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Life Arts    H3'ed 11/28/20

Holiday Guide to Surprising, Creative and Geeky Gifts

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Playing OuiSi transcends generations, and is a great way to have fun while enhancing observation skills and creativity. Teachers are using it in classrooms, both in person and online, and one enthusiast says she is "using OuiSi as a brain neuroplasticity therapy treatment (after she) developed a Limbic System Impairment from a chemical toxicity. To help rewire my brain I need to make a lot of new neuropathways. OuiSi is a fun way to challenge my brain in its thinking process, thus creating new positive neuropathways."

Their blog offers lots of creative ideas.

The cards have been so popular that they are sold out, but you can pre-order for January delivery here.

Awesome Geeky Creativity from Theodore Gray, Nina Paley and Pale Gray Labs.

Theodore Gray is a BAFTA winner, co-founder of Wolfram Research, Inc, founder of Touch Press, author of books, The Elements, Molecules, Reactions, How Things Work, and the upcoming Engines and Tools.

Books by Theodore Gray
Books by Theodore Gray
(Image by Theodore Gray)
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Gray makes "Mechanical Gifs" which are kits for physical models you can build. They don't require any special model-building skills and come in attractive packaging with all the necessary tools and parts. The kits are available in several styles, including locks, engines, cars and car components, clocks and mathematical models (like Pi, the Golden Ratio and Pythagoras' Theorem.)

I asked Theo how he got started making these cool kits.

"I was working on a book about mechanical things, and I wanted to make some laser-cut models to illustrate the book. I accidentally bought a much bigger, more powerful laster cutter than I'd planned to, and realized that the models were much more fun in person than as pictures in a book. So I started producing and selling them."

Mechanical GIF model:Gift Card Lock Box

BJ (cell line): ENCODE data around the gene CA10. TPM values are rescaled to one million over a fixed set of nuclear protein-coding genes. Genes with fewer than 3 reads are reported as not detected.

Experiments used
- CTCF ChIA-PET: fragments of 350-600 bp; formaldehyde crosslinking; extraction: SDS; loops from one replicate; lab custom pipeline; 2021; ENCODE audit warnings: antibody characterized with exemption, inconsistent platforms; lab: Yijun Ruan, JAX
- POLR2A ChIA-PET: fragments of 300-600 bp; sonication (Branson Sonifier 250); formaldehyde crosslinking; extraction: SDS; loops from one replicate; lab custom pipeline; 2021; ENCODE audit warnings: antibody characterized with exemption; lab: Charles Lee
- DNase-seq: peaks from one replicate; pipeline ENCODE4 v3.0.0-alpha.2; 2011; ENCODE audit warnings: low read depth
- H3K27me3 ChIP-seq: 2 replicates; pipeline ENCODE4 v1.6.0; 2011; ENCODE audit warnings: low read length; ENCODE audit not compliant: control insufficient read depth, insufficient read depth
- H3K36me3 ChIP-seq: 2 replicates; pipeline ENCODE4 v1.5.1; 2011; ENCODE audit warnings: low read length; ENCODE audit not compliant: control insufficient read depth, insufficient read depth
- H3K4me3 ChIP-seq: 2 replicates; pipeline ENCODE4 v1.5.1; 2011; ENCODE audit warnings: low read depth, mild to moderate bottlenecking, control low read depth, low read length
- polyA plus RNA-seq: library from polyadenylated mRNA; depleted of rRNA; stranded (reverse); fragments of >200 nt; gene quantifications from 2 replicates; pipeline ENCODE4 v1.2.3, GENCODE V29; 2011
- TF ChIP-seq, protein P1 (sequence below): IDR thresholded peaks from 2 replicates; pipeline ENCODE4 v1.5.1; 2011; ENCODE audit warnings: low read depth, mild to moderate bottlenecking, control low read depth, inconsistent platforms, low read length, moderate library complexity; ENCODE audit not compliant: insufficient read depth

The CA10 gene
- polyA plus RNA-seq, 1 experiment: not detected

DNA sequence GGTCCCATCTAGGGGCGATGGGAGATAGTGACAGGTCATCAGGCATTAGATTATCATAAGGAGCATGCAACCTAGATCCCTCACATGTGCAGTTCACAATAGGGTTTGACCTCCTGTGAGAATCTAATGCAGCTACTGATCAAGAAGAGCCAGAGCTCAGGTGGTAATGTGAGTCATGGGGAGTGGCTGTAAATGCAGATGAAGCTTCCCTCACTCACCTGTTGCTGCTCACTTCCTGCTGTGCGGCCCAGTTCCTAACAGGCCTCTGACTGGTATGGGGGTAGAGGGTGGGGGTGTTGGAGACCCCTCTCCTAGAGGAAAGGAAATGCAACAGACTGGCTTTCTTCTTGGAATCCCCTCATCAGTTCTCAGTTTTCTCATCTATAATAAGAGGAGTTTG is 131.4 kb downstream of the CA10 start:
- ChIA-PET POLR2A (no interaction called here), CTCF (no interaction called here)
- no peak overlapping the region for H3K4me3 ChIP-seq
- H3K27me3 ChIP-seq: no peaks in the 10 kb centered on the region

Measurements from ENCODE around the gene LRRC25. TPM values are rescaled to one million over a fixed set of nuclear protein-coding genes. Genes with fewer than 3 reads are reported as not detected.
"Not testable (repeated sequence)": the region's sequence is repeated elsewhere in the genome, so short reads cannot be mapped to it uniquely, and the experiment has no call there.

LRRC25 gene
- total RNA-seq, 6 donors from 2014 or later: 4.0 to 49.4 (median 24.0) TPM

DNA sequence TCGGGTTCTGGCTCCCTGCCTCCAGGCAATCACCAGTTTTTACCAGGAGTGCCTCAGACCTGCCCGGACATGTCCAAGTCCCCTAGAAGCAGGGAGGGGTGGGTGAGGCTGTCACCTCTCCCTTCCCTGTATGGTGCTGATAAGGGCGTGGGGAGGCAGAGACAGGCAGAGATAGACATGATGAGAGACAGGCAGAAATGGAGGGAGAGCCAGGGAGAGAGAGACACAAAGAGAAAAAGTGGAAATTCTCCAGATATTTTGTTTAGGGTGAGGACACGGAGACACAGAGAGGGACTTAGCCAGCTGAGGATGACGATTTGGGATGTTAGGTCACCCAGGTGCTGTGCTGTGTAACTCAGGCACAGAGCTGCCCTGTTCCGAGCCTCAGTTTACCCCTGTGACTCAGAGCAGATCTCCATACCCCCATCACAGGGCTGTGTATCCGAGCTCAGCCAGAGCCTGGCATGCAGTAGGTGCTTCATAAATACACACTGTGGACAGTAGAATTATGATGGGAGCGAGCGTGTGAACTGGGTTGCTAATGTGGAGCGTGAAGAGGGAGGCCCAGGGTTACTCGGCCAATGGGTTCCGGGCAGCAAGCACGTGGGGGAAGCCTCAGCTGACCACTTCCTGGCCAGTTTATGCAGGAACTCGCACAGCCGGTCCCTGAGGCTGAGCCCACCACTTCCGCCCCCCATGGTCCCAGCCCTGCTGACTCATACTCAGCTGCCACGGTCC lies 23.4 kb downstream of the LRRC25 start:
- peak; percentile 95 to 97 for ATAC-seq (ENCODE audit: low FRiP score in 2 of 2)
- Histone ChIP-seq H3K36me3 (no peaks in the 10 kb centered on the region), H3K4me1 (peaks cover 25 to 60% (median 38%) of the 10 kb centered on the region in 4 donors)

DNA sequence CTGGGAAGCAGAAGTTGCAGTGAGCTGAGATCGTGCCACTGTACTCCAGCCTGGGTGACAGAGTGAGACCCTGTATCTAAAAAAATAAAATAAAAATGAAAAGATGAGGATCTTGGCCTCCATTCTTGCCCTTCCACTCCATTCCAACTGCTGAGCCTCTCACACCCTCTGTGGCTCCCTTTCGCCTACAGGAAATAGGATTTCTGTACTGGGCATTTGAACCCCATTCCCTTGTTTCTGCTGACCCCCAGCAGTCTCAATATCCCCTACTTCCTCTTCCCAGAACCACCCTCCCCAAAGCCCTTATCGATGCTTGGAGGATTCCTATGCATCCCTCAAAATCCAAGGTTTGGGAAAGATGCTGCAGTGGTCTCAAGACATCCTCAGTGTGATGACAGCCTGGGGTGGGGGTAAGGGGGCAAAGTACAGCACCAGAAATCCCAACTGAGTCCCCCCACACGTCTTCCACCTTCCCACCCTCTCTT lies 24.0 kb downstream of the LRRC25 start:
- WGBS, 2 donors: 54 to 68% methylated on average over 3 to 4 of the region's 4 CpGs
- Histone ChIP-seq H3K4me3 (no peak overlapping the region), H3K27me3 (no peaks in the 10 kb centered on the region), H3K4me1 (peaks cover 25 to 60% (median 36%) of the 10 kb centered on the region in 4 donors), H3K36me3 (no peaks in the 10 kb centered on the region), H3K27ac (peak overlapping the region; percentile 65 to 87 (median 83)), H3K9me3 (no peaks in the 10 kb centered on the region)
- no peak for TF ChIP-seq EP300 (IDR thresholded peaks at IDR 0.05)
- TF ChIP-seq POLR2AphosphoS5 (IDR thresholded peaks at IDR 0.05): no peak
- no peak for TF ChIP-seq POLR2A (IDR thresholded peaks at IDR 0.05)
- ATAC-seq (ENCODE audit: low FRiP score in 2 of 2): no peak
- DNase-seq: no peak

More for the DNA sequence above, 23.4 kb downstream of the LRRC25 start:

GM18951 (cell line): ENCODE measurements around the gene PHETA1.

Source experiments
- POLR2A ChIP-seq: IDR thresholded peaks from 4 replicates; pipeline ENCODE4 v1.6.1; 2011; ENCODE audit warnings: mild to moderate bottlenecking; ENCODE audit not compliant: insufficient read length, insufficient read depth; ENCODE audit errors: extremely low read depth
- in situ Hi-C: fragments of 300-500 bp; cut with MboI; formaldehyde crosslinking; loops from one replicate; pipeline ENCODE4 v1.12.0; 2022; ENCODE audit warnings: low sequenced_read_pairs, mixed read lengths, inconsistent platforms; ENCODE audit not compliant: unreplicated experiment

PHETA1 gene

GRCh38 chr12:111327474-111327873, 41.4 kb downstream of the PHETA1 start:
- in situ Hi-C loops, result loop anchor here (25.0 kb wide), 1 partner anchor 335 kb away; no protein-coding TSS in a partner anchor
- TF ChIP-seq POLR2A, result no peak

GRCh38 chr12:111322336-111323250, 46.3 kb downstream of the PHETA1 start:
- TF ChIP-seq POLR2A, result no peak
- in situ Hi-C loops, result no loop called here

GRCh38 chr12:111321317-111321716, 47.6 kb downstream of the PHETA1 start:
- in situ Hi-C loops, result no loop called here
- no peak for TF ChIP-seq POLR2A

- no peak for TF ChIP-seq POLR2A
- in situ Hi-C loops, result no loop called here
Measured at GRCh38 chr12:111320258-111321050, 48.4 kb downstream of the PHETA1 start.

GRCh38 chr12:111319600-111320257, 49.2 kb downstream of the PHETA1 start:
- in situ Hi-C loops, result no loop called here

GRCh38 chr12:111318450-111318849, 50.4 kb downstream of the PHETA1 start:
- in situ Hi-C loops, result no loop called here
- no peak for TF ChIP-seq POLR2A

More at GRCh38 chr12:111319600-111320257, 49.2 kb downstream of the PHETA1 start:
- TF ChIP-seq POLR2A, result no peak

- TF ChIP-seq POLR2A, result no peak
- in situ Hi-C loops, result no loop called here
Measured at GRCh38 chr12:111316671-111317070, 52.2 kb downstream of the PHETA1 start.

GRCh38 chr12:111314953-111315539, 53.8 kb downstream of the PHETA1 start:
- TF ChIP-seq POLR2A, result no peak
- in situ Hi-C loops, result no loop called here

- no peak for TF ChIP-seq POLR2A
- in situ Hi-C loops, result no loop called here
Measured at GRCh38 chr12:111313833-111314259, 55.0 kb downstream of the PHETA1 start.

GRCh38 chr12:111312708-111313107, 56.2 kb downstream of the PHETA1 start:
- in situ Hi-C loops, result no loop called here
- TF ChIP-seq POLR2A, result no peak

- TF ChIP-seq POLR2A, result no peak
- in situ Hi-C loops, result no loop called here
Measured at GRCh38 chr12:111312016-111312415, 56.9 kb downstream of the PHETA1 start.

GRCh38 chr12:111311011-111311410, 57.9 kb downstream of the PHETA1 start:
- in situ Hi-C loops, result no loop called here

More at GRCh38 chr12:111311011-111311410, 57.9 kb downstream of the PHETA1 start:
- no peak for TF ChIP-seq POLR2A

Mechanical GIF model:Gift Card Lock Box
(Image by home.theodoregray.com)
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My granddaughter and I are looking forward to putting together this model of the pin-tumbler lock mechanism (pictured above). Theo notes it is "in the form of a small lockable box just big enough to hold a gift card some money or a secret message. Pin tumbler mechanisms are found in pretty much every lock in the world that has a straight key with one ragged edge. The version in this box is flat and made of plastic but it shows very clearly how all such locks work: the pins held in place with springs block the barrel of the lock from rotating (or in this model, sliding to the left). When the key is inserted the pins all line up exactly with the edge of the tumbler allowing it to rotate or slide and thereby opening the lock." You can purchase this kit already assembled if you just want to use it as a gift card vessel.

In pandemic times, Theodore and Maribel offer "Maribel's Masks," unique face masks in a variety of fabric prints including glow-in-the-dark models - the only mask on the market with a safe, practical and effective straw hole for socially distant drinking.

If you are into geeky science with a humorous twist, check out Theodore's blog. His list of articles for Popular Science is h ere. He also made the deservedly award-winning Periodic Table Table (that's not a misprint, it's a real table made from wood).

Theo's sites are periodictable.com, mechanicalgifs.com, and theodoregray.com.

Pale Gray Labs

In partnership with Nina Paley, Theodore creates digitized quilts via Pale Gray Labs: their tag line is: "Putting the NERD in quiltiNg and EmbRoiDery." A 94" x 94" quilt with a molecular diagram on it is a gift unlikely to be a duplicate. The molecular diagrams include atoms, bond lines, and atomic symbols, and are available for caffeine, chlorophyll, psilocybin or almost any other molecule you can think of, starting at $199. (other types of unique quilted designs are available, too.)

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Meryl Ann Butler is an artist, author, educator and OpedNews Managing Editor who has been actively engaged in utilizing the arts as stepping-stones toward joy-filled wellbeing since she was a hippie. She began writing for OpEdNews in Feb, 2004. She became a Senior Editor in August 2012 and Managing Editor in January, (more...)
 

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